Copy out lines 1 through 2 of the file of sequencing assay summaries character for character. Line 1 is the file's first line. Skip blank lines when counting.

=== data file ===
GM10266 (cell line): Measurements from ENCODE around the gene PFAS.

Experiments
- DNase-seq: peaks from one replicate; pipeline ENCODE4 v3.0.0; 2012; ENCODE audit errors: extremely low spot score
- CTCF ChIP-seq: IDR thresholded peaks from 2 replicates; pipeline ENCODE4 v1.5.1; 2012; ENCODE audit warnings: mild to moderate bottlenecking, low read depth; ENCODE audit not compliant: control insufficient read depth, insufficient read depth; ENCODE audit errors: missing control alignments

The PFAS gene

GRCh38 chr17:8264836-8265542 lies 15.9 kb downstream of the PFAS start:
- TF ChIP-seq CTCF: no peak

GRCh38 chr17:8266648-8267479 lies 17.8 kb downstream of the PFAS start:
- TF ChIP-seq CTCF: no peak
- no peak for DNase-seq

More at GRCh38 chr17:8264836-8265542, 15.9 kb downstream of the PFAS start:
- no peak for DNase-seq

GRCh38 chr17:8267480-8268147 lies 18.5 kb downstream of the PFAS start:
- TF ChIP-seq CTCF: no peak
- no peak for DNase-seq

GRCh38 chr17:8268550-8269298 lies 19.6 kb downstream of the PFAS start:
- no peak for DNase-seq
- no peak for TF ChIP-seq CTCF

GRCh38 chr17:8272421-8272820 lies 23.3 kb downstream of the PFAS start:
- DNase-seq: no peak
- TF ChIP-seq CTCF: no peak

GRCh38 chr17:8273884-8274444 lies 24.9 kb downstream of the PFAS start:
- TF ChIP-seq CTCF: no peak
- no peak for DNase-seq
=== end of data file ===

GM10266 (cell line): Measurements from ENCODE around the gene PFAS.

Experiments